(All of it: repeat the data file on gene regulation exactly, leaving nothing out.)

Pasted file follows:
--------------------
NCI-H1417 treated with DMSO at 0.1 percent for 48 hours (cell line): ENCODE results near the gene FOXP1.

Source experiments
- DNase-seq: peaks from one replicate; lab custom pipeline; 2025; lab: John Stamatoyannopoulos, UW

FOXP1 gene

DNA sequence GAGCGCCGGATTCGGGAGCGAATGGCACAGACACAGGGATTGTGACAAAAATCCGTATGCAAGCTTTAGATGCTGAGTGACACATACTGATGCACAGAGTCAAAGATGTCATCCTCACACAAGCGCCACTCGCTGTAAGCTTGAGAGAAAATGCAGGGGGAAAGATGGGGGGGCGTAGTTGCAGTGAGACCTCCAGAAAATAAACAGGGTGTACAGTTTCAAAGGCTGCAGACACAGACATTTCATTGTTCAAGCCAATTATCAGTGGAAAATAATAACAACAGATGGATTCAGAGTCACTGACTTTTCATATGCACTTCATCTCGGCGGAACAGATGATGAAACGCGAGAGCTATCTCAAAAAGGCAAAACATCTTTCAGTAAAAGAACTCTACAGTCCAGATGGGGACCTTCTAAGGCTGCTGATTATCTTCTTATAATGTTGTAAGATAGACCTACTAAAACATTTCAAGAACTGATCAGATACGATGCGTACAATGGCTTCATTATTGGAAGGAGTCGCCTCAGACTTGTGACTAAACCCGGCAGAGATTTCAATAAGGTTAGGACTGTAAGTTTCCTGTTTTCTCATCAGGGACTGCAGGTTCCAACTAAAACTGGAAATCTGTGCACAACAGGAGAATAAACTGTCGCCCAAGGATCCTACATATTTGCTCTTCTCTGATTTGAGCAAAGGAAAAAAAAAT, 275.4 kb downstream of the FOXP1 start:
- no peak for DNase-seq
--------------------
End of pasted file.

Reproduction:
NCI-H1417 treated with DMSO at 0.1 percent for 48 hours (cell line): ENCODE results near the gene FOXP1.

Source experiments
- DNase-seq: peaks from one replicate; lab custom pipeline; 2025; lab: John Stamatoyannopoulos, UW

FOXP1 gene

DNA sequence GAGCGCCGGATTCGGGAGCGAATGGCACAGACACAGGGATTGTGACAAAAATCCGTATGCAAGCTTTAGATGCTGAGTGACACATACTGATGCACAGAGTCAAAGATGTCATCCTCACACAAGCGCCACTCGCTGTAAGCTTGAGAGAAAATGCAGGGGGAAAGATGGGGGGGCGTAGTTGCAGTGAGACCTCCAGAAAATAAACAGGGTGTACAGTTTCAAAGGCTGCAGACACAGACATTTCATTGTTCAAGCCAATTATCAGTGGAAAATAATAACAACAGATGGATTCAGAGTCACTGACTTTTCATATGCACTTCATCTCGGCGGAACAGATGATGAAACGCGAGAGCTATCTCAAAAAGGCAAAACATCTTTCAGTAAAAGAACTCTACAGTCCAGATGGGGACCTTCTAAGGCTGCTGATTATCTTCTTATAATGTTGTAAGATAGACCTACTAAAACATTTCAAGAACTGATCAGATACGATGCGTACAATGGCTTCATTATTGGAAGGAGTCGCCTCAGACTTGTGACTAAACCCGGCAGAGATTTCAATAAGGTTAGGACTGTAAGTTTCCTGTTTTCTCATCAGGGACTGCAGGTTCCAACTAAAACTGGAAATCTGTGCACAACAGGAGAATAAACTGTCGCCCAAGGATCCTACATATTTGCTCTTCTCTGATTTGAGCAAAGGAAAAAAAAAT, 275.4 kb downstream of the FOXP1 start:
- no peak for DNase-seq